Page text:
Years ago in the early 2000s, an educational consultant I respected confidently asserted that I had better pay attention to remote learning. He suggested that the school would increasingly face difficulty attracting day students because families would eventually opt for online learning for a fraction of the cost. Technology, he said, was going to make “brick and mortar” schools nearly obsolete. He was charging me handsomely, so I always took his advice seriously; however, I remained skeptical. In my gut I knew that there was so much more to school than mere information transfer; that his scenario was unlikely to come to pass.
A few years later Lynchburg City Schools boldly announced that every student at Perrymont Elementary School would be the recipient of a new Chromebook. I got the news from a full-page ad in the newspaper where it was celebrated as an unquestioned, obvious good. A new path to self-directed learning was on the way! I was working on an advanced degree at the time, and that was the moment my thesis was born. I researched many of the available studies and wrote about the use of technology in the classroom. I found that technology has failed to deliver higher test scores, and that much of the data show that over-reliance upon technology degrades learning. You can read the whole thing at the link at the end of this article.
Little did we know that the pandemic would provide us with the perfect laboratory to test my findings and the claims of my consultant, as well as the policies of school districts here and across the country. With the explosion of student software since the 2010s, surely it would be relatively easy to pivot to online learning and students would not miss a beat. That is not what happened. Across the board the results were disastrous, and even private schools such as New Covenant were negatively affected.
To be fair the challenges were steep. First, school districts were bound to provide equal access to all virtual learners, which proved to be difficult. In many cases this led to enforced deprivation of content to students who did have access to the internet, meaning that if one group didn’t have access, then no group would be given access, lest they be advantaged unfairly. Second, the roll-out was abrupt and unplanned, with little time to overcome huge challenges or field test systems, even with massive amounts of government spending thrown at the problem. Schools simply didn’t have time to send millions of children home with an effective plan for the extent of time they would be kept out of the classroom. These and many other factors contributed to failure, but setting aside all of those challenges, one thing still became clear: the overwhelming majority of K-12 students are not well-served by online learning, even with support at home. Not surprisingly, the younger the child, the worse the outcome. There may be benefits to be had from using technology to deliver learning, but it is clear that media do not cause learning. Grocery trucks have little impact on our nutrition. They merely deliver food. That is how technology works.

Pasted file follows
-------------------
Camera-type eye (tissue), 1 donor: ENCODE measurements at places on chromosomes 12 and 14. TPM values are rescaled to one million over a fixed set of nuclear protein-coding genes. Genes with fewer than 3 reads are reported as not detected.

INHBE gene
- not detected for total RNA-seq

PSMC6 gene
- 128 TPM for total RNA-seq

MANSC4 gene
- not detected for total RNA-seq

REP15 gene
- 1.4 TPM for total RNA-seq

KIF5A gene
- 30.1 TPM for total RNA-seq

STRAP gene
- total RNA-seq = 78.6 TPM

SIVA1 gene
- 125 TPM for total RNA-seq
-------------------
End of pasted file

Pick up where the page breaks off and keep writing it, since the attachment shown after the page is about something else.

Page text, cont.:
We should be careful not to infer too much from such a catastrophe with so many variables. It is fair, however, to probe more deeply and continue to call into question the centrality of technology in classrooms and how it is deployed. What students were subjected to at home is not very different from what many are subjected to in public school classrooms and many private school classrooms every day. Computers are increasingly marginalizing students away from live instructors. With Chromebooks in hand, the students take their seats, boot up and turn in their work online after reading the day’s lesson from the screen. In far too many cases, teachers sit at their desks as a supervisor or facilitator with few demands for actual instruction. Deep reading is not encouraged, and handwriting is now a lost art. Not surprisingly, this has driven many teachers not only out of city schools, but out of the profession altogether. The trend is so strong that the Virginia Department of Education is now considering “teaching” certificates for non-degreed, non-certified instructors, since teaching is no longer the central task.
That brings us to the main point: the teacher is the most important thing. There is no textbook, software program or internet resource that can replace a gifted, loving teacher. We are social creatures, designed to live and learn in community. Learning to read, write, add and subtract, while important, are only part of the larger work of communicating faith, values, culture, history and habits to the young, all of which are communicated in a context of life-to-life investment. Computer technology has achieved near-miraculous access to information, connected social groups that would otherwise remain ignorant of one another, and opened up avenues of exploration not previously accessible. However beneficial these outcomes may be, they should be subordinated to the single, strongest driver of student success, the teacher.
See Education in Context of Student-Accessed, Digital and Applied Technology.